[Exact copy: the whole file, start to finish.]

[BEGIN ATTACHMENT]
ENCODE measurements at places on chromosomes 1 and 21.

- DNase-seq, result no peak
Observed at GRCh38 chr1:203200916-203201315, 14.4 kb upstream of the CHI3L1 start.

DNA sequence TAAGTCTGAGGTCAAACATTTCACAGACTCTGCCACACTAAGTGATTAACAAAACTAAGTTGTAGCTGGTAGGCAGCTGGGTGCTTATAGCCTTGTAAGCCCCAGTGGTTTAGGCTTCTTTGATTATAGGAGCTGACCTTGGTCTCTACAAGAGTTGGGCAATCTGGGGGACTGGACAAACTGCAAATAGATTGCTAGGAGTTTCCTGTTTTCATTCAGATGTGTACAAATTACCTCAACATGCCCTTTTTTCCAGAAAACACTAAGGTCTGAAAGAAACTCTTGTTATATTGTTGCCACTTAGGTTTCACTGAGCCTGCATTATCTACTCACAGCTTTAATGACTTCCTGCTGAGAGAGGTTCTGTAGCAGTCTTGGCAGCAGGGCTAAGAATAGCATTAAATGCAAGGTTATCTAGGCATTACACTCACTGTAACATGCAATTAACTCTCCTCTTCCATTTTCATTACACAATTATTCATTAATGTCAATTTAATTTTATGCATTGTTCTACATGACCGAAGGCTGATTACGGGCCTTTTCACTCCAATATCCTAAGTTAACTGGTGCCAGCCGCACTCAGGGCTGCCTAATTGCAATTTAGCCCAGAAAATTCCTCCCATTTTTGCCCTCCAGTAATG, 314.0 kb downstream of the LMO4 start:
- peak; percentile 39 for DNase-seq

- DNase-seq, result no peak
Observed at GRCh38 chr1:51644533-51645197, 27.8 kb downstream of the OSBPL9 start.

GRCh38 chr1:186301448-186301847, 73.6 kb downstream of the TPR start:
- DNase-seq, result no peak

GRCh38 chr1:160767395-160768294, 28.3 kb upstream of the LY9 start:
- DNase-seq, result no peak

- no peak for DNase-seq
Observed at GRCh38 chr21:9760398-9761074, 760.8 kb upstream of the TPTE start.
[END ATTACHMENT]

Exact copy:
ENCODE measurements at places on chromosomes 1 and 21.

- DNase-seq, result no peak
Observed at GRCh38 chr1:203200916-203201315, 14.4 kb upstream of the CHI3L1 start.

DNA sequence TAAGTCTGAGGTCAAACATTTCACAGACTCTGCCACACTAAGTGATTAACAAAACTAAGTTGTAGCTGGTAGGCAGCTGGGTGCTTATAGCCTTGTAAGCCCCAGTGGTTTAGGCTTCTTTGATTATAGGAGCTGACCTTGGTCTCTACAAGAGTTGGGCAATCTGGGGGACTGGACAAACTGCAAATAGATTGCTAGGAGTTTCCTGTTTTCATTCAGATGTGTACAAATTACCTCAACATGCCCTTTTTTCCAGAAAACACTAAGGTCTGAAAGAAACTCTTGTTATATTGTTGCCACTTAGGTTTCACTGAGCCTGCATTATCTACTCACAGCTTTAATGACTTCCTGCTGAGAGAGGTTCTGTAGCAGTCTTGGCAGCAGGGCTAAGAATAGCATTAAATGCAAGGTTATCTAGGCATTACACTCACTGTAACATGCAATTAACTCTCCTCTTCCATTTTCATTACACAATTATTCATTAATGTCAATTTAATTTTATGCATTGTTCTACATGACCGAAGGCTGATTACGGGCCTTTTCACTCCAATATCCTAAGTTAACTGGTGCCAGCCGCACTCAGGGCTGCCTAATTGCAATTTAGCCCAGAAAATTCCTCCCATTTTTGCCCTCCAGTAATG, 314.0 kb downstream of the LMO4 start:
- peak; percentile 39 for DNase-seq

- DNase-seq, result no peak
Observed at GRCh38 chr1:51644533-51645197, 27.8 kb downstream of the OSBPL9 start.

GRCh38 chr1:186301448-186301847, 73.6 kb downstream of the TPR start:
- DNase-seq, result no peak

GRCh38 chr1:160767395-160768294, 28.3 kb upstream of the LY9 start:
- DNase-seq, result no peak

- no peak for DNase-seq
Observed at GRCh38 chr21:9760398-9761074, 760.8 kb upstream of the TPTE start.